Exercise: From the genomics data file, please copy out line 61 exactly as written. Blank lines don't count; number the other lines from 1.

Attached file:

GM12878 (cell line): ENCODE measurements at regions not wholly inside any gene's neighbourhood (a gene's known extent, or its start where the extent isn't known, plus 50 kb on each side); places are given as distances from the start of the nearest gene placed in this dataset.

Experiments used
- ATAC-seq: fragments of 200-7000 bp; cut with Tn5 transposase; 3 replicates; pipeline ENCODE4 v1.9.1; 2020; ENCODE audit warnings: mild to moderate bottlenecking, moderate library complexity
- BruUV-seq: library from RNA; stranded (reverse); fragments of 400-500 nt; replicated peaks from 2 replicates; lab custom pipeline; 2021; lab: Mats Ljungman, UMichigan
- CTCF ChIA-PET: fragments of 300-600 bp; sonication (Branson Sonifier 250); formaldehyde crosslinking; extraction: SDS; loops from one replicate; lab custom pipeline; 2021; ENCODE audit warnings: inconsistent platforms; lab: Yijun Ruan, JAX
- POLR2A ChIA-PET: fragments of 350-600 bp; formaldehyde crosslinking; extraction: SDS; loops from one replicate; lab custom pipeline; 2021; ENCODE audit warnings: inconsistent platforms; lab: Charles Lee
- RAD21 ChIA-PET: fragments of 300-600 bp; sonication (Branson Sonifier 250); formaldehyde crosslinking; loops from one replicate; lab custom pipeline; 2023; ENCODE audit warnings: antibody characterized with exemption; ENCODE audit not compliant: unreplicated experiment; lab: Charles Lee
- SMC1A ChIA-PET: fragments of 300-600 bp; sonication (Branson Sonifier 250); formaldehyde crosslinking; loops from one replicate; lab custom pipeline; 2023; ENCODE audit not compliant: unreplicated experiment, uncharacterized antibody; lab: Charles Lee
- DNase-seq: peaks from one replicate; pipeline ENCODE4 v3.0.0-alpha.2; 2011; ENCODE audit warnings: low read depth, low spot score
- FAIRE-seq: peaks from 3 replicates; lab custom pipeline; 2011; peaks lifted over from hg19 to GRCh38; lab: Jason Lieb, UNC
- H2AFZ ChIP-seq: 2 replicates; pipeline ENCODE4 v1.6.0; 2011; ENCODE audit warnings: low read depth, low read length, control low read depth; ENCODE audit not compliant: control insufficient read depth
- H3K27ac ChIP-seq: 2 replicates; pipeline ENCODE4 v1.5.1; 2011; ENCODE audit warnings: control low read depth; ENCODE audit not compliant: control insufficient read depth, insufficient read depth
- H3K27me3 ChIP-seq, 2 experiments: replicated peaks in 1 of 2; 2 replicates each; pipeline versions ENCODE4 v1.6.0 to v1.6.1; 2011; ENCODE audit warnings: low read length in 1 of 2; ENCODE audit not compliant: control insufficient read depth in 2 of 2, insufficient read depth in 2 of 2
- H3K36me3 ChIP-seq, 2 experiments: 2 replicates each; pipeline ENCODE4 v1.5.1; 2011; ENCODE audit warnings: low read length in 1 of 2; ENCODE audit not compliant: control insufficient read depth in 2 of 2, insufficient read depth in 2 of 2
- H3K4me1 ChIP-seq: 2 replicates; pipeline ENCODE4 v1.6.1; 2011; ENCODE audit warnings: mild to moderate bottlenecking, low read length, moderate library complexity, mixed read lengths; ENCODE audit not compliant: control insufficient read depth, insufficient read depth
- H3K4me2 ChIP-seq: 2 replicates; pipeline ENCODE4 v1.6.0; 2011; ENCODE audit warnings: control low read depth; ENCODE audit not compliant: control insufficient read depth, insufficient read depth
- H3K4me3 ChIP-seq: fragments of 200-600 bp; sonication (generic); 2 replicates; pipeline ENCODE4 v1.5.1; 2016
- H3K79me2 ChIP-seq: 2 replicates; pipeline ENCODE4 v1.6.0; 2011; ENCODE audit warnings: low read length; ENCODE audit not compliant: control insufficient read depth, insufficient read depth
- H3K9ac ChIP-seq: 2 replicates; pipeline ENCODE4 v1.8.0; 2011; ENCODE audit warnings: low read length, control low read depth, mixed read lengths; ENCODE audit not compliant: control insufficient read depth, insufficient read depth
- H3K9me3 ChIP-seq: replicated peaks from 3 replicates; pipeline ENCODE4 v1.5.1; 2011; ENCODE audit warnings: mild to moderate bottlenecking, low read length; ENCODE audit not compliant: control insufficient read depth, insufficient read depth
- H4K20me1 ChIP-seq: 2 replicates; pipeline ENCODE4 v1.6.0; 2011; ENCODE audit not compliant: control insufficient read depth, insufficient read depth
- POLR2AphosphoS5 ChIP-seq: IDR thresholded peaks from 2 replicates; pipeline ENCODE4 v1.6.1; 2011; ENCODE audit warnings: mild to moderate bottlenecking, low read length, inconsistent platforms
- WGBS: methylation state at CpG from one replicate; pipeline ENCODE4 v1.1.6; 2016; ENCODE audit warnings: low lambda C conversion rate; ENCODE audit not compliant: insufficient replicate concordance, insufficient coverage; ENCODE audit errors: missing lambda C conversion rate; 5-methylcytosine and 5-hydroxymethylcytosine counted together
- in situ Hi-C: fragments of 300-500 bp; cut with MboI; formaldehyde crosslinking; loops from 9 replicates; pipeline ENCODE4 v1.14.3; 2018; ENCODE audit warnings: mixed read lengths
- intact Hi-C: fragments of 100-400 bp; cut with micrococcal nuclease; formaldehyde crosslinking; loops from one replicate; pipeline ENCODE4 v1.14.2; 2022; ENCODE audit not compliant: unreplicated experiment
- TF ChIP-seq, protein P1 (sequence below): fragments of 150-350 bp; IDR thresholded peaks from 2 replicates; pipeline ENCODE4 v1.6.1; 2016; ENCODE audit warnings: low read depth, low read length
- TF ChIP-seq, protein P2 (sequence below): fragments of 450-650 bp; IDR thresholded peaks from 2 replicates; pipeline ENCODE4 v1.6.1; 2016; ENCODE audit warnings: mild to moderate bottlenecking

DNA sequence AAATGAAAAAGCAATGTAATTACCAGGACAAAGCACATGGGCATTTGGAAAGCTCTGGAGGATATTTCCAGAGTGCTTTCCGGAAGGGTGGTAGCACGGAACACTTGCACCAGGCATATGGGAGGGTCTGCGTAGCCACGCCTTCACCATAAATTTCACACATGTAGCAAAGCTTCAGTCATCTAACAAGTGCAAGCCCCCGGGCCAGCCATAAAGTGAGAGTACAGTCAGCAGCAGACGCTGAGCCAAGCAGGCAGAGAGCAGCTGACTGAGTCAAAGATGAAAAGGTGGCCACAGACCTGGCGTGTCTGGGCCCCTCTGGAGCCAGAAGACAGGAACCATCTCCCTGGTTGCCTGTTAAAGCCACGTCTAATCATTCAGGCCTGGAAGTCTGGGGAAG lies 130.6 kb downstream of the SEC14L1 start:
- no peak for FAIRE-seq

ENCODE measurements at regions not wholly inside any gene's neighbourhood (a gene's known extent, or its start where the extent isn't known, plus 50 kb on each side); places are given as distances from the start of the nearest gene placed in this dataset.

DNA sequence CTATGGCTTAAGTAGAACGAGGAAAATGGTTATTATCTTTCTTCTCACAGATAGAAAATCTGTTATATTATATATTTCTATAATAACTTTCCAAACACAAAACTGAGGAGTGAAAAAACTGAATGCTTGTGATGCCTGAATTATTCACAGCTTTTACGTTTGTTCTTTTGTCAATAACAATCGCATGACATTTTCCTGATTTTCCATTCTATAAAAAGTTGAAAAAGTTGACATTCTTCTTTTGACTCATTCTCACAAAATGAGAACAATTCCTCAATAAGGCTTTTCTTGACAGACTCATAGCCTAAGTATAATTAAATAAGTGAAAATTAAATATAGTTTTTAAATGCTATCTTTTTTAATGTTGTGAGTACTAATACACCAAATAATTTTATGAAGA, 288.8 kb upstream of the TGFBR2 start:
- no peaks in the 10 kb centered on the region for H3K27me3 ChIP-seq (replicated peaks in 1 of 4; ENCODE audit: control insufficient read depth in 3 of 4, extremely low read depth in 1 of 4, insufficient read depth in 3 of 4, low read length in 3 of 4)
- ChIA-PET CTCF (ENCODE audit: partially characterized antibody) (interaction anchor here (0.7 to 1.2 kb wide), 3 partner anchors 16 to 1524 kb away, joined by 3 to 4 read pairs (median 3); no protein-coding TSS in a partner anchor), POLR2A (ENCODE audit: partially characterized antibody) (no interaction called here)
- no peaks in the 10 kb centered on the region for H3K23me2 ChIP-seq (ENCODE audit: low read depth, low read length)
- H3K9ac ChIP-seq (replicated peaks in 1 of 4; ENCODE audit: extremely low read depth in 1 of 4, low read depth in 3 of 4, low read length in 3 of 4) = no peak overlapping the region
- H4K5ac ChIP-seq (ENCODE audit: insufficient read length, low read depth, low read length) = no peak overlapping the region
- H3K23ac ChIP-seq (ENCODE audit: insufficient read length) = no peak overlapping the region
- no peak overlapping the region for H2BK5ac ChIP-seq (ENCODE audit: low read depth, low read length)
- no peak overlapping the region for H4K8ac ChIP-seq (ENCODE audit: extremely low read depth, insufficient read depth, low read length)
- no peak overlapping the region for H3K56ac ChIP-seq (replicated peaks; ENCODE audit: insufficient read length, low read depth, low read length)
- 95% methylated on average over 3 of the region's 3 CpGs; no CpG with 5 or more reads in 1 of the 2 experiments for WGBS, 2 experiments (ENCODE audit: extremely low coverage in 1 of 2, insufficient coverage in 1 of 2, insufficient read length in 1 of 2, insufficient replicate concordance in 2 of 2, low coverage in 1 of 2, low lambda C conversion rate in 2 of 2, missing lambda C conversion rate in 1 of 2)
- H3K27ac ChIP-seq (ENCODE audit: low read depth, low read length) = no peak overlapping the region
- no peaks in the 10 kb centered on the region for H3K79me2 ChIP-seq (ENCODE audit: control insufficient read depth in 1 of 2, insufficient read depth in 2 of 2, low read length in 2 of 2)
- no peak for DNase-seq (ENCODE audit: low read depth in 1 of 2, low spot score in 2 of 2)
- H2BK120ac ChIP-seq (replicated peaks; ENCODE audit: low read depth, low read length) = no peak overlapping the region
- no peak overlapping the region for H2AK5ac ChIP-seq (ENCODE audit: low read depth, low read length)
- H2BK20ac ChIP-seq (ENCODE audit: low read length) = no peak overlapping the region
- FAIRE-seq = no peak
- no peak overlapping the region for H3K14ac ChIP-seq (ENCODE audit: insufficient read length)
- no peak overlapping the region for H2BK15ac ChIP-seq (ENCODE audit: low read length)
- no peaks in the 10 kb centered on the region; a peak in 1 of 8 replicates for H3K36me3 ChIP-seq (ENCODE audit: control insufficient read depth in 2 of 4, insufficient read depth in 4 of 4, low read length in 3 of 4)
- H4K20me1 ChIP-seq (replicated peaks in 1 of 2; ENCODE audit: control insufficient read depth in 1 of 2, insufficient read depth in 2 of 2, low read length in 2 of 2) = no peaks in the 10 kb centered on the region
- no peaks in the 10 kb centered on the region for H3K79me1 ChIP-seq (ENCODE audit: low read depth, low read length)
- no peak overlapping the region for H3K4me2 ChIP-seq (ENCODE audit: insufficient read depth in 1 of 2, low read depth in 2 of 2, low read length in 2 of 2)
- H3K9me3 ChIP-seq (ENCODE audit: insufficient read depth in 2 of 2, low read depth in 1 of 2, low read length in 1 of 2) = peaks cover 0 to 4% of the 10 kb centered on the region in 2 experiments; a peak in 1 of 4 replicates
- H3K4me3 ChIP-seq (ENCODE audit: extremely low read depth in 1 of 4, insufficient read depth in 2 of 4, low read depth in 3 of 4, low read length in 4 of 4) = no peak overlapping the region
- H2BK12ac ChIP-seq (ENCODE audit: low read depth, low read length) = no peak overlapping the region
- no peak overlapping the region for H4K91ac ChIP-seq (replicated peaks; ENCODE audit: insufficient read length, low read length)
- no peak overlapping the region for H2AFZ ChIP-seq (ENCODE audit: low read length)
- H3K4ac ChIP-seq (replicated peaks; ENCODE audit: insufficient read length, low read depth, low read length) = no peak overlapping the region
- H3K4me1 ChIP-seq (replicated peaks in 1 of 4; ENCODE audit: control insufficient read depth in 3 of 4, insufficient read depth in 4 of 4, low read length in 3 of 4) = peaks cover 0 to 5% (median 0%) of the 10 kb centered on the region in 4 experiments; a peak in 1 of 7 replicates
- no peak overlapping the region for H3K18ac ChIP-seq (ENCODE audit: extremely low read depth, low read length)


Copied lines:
- H3K4me1 ChIP-seq (replicated peaks in 1 of 4; ENCODE audit: control insufficient read depth in 3 of 4, insufficient read depth in 4 of 4, low read length in 3 of 4) = peaks cover 0 to 5% (median 0%) of the 10 kb centered on the region in 4 experiments; a peak in 1 of 7 replicates